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How many cycles are there in a CFB mode of operation?

Say for example I use AES encryption in CFB mode. How many times will this cycle before outputting the final ciphertext? In the picture below this is done in 3 cycles. Are there any rules on the amount of cycles before outputting the final ciphertext? I may be way off but it's a bit confusing with this specific mode of operation. Example

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You seem to be reading the diagram wrong. There are no "cycles" in CFB mode, and each block of plaintext/ciphertext is encrypted only once.

Admittedly, it's not entirely your fault: the diagram confusingly uses the same "Plaintext" and "Ciphertext" labels for each block, even thought they're actually not the same.

So, what actually happens in CFB mode encryption is that the plaintext message is divided into blocks of some fixed length (which typically matches the block size of the block cipher being used). Each of these plaintext blocks is then XORed with the output of the block cipher, and the result of this XOR operation is output as the corresponding ciphertext block, and also used as the input to the block cipher for encrypting the next plaintext block.

(Most of the other classical block cipher modes of operation work in a similar way, only the details differ. For example, in OFB mode the output of the block cipher is saved for use as input to the next block cipher call before it is XORed with the current plaintext block to produce the corresponding ciphertext block.)

Mathematically, you can write CFB mode encryption like this:

$$C_i = P_i \oplus E_K(C_{i-1})$$

where $P_i$ is the $i$-th plaintext block in the message, $C_i$ is the corresponding $i$-th ciphertext block, and $C_{i-1}$ is the previous ciphertext block.* Also, $\oplus$ denotes bitwise XOR and $E_K$ denotes block cipher encryption with the key $K$.

*) For the first block, where $C_{i-1}$ is not defined, we use the IV instead.

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  • $\begingroup$ Thanks for a great explanation. So say I've got 4 blocks of data(512 bits), will the second block of ciphertext output be appended to the first one or is it the final ciphertext output that is the result of this whole process of encrypting using AES and CFB mode? $\endgroup$ – user48297 May 28 '17 at 17:16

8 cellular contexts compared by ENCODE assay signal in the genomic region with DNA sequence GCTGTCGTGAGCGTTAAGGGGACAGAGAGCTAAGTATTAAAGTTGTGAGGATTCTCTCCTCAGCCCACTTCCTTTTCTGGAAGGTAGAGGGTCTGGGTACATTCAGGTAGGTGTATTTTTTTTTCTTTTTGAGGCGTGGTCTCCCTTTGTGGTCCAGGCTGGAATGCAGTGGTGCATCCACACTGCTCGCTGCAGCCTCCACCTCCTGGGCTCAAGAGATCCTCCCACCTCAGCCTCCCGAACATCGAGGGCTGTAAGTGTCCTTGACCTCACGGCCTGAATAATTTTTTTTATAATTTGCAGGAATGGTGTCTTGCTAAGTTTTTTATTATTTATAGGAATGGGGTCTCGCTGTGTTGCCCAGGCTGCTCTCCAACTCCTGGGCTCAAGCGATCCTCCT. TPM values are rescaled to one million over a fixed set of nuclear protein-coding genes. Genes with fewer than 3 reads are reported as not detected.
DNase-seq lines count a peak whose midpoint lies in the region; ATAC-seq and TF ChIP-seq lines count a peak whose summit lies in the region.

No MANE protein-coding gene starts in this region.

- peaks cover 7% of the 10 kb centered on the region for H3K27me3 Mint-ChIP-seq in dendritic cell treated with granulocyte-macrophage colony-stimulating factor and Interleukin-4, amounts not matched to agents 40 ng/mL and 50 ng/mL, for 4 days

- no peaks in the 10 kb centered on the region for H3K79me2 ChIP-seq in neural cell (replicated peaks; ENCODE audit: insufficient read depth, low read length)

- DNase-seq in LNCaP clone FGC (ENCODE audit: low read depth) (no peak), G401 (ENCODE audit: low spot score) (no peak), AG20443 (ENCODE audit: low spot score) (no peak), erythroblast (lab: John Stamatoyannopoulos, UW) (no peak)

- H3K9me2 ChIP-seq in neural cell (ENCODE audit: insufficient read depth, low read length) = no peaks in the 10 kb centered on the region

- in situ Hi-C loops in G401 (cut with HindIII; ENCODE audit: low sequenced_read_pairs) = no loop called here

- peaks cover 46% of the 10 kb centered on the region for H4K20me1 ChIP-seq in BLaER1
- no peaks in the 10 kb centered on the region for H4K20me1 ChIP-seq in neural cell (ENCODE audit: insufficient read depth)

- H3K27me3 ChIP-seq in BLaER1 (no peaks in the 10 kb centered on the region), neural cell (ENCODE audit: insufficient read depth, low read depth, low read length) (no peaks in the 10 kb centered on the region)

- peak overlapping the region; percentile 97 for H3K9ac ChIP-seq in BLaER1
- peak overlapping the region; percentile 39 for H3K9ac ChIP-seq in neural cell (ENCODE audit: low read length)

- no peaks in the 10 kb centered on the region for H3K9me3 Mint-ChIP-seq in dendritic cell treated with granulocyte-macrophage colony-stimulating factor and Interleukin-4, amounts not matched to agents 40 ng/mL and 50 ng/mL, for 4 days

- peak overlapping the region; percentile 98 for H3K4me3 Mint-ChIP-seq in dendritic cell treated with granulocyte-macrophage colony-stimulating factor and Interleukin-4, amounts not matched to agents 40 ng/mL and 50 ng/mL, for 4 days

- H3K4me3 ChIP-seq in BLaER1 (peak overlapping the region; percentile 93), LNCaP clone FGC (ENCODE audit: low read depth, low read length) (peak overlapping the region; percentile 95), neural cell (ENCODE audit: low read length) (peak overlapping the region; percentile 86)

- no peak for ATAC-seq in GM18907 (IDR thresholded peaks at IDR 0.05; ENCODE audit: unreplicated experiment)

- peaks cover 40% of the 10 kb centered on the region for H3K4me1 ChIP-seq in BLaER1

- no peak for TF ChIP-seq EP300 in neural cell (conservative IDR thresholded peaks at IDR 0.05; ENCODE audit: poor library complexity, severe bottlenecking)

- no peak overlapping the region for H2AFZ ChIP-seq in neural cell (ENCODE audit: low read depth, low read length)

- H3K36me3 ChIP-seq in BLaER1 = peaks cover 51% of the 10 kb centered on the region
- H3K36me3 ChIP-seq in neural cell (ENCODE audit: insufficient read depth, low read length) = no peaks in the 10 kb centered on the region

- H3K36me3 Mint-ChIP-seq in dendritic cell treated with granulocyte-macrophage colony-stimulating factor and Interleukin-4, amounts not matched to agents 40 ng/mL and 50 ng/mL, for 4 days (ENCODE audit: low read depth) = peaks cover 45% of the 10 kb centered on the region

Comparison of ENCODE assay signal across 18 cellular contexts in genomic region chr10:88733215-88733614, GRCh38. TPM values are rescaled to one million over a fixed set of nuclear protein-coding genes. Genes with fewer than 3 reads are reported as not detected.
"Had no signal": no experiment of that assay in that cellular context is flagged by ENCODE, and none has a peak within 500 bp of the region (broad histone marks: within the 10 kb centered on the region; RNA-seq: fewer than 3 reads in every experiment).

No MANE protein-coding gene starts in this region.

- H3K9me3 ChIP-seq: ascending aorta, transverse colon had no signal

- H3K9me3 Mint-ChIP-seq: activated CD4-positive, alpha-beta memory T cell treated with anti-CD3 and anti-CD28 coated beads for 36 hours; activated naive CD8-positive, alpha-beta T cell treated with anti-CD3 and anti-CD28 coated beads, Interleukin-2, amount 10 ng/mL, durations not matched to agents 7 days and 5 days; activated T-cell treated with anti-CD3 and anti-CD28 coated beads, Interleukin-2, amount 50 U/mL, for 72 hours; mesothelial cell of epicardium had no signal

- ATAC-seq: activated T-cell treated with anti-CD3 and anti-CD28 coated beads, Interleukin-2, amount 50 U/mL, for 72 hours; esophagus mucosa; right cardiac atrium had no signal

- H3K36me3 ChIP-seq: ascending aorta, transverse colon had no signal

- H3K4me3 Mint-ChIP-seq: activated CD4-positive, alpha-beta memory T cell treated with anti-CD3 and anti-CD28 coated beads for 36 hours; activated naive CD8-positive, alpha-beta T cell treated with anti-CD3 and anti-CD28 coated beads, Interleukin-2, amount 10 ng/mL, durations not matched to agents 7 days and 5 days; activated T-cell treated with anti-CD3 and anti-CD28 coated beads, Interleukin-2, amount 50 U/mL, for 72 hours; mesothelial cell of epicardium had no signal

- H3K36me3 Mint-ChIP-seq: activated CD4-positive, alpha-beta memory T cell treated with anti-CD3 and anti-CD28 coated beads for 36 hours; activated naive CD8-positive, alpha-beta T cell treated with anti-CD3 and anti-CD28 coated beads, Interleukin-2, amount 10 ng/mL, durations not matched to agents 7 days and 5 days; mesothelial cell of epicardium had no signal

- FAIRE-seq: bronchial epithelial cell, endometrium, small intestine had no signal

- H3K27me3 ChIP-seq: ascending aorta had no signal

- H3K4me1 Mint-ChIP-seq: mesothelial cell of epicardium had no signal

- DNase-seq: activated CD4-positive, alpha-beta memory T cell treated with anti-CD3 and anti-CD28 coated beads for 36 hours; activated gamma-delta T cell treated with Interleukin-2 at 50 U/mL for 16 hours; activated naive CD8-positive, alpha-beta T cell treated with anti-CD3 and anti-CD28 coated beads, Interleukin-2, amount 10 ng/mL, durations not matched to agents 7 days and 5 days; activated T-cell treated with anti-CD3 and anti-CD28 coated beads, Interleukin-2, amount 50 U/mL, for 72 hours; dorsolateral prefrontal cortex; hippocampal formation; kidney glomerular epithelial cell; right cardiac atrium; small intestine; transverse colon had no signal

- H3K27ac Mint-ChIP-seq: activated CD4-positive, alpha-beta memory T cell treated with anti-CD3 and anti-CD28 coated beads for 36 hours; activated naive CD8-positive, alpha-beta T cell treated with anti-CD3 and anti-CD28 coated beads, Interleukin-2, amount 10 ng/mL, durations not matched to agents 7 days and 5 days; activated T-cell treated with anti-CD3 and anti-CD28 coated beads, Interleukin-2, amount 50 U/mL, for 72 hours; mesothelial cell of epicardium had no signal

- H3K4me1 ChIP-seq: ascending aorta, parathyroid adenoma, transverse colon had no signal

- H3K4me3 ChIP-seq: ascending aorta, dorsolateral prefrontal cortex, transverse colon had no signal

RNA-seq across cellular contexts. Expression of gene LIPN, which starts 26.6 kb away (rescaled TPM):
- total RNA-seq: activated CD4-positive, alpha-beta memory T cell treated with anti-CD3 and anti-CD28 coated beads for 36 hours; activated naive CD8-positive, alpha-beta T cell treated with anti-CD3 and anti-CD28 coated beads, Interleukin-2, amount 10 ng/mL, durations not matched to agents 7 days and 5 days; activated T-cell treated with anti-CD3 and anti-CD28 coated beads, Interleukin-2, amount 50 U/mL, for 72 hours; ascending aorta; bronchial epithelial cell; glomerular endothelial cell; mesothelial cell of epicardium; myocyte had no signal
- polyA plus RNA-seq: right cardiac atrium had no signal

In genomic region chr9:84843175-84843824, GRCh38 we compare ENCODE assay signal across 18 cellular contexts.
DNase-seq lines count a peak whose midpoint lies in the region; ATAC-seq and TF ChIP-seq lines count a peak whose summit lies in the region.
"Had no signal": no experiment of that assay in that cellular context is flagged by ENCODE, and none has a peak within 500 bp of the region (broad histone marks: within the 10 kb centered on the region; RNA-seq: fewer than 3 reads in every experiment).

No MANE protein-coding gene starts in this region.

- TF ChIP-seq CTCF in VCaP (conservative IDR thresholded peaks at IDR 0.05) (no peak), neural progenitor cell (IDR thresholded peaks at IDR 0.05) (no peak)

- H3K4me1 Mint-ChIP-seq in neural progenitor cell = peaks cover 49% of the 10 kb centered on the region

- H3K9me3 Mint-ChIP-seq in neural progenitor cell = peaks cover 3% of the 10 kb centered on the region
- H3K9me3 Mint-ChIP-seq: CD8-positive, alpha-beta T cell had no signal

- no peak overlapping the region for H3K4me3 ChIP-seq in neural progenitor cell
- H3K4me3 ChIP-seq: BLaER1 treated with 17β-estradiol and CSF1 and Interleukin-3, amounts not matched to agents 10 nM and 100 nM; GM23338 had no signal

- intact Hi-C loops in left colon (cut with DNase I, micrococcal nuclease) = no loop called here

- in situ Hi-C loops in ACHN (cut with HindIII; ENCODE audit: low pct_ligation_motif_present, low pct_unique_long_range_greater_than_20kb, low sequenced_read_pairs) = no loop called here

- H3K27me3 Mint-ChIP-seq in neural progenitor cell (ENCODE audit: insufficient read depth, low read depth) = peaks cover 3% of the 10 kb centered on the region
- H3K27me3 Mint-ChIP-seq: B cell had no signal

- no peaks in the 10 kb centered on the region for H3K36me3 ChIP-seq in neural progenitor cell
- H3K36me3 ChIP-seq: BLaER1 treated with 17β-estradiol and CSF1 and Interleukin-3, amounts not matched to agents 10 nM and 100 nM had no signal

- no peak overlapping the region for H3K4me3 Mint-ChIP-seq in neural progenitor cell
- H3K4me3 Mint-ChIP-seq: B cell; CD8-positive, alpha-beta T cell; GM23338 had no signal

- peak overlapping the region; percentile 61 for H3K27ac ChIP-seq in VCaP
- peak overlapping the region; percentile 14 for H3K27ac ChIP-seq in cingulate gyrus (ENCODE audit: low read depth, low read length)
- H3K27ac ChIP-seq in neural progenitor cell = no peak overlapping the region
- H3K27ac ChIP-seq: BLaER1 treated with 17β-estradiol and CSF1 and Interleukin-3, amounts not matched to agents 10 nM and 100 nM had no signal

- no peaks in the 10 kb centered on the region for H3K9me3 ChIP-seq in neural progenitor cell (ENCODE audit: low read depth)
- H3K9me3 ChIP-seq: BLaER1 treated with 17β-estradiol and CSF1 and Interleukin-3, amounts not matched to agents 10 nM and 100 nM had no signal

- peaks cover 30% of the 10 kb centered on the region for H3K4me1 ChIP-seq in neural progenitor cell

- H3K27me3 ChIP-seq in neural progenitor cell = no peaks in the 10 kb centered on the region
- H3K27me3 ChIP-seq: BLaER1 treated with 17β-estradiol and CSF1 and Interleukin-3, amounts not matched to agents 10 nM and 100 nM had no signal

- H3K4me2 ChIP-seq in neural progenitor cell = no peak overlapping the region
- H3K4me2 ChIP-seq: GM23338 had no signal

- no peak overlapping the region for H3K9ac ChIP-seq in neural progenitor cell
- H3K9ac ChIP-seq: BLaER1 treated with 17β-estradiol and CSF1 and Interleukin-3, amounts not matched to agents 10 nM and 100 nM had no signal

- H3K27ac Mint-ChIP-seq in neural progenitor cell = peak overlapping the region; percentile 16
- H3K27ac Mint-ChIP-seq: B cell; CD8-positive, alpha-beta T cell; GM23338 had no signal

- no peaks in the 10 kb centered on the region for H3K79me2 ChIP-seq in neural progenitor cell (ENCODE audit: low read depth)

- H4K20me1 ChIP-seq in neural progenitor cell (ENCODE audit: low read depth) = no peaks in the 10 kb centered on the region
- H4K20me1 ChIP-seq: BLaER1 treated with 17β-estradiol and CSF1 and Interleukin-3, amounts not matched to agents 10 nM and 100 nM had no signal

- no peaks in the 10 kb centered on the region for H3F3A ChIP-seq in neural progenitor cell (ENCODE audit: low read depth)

• $\begingroup$ Yes, if you have 4 blocks of plaintext input, then you will receive (at least) 4 blocks of ciphertext output. That's true of any general-purpose encryption scheme, anyway. $\endgroup$ – Ilmari Karonen May 28 '17 at 17:19
  • $\begingroup$ At least? What do you mean by that? $\endgroup$ – user48297 May 28 '17 at 17:44
  • $\begingroup$ Some encryption modes can produce ciphertext that is longer than the plaintext, for various reasons. Even CFB mode sort of does, if you include the IV in the encrypted message. (Sometimes you don't need to, e.g. if the protocol you're using to send the messages already provides a unique message ID that can be used to derive the CFB IV.) $\endgroup$ – Ilmari Karonen May 28 '17 at 17:48
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In CFB-mode you effectively have a data-dependent stream cipher and you'll need $\lceil\frac{l}n\rceil$ block cipher calls or "cycles" as you call them to process the full message, where $l$ is the mesage length (in bits), $n$ the block size (in bits) and $\lceil\cdot\rceil$ is the ceiling function.
However, you get the encryption of the $i$-th plaintext block after the $i$-th "cycle" or block cipher call. This can be seen if you look at the formal definition of the CFB-mode which reads (in this case): $$c_i=p_i\oplus E_K(c_{i-1}),\quad c_0=IV$$

where $c_i$ is the $i$-th ciphertext block, $p_i$ is the $i$-th plaintext block, $\oplus$ is bitwise XOR and IV is an initialization vector.

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    $\begingroup$ What about the segment size (or shift register) $s$? It can be smaller than the block size and would require more "cycles". Something like $\lceil\frac{l}s\rceil$. $\endgroup$ – Artjom B. May 27 '17 at 18:43
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    $\begingroup$ @ArtjomB. for the purpose of this answer and for simplification I chose the most convenient shift register size, of course if you want to use the full power of CFB (for whatever reason) your comment has the more correct calculation. $\endgroup$ – SEJPM May 27 '17 at 18:46

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